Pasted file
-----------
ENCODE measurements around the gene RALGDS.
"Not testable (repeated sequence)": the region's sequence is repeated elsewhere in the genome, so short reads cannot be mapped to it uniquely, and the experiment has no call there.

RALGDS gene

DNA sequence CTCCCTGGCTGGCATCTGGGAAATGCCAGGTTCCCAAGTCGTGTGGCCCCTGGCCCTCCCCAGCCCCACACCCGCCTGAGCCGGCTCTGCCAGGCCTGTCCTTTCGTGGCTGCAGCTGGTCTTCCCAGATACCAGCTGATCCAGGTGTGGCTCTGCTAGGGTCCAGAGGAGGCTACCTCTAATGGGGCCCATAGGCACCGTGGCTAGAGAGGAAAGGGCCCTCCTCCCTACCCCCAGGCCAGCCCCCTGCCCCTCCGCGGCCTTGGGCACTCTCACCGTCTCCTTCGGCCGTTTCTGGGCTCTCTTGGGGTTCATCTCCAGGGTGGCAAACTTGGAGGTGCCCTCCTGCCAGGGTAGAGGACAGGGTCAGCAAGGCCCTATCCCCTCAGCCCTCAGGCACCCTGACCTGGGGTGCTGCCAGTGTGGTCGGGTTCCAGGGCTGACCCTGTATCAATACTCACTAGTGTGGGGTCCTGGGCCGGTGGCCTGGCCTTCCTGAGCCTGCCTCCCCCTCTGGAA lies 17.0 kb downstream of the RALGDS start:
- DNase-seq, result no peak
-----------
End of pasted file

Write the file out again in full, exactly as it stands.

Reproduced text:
ENCODE measurements around the gene RALGDS.
"Not testable (repeated sequence)": the region's sequence is repeated elsewhere in the genome, so short reads cannot be mapped to it uniquely, and the experiment has no call there.

RALGDS gene

DNA sequence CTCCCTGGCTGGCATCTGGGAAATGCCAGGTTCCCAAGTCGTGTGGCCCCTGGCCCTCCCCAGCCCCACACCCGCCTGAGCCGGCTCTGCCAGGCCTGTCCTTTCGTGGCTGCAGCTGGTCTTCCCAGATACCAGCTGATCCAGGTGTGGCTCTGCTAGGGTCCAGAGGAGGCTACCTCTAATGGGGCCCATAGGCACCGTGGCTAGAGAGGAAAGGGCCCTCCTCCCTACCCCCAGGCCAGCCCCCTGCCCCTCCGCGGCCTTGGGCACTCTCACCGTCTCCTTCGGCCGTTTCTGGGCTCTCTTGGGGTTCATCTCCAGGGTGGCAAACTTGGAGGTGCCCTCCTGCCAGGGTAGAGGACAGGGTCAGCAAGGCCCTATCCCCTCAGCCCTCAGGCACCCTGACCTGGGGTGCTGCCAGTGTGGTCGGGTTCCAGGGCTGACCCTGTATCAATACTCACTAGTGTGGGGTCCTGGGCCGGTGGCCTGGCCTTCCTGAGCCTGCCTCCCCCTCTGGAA lies 17.0 kb downstream of the RALGDS start:
- DNase-seq, result no peak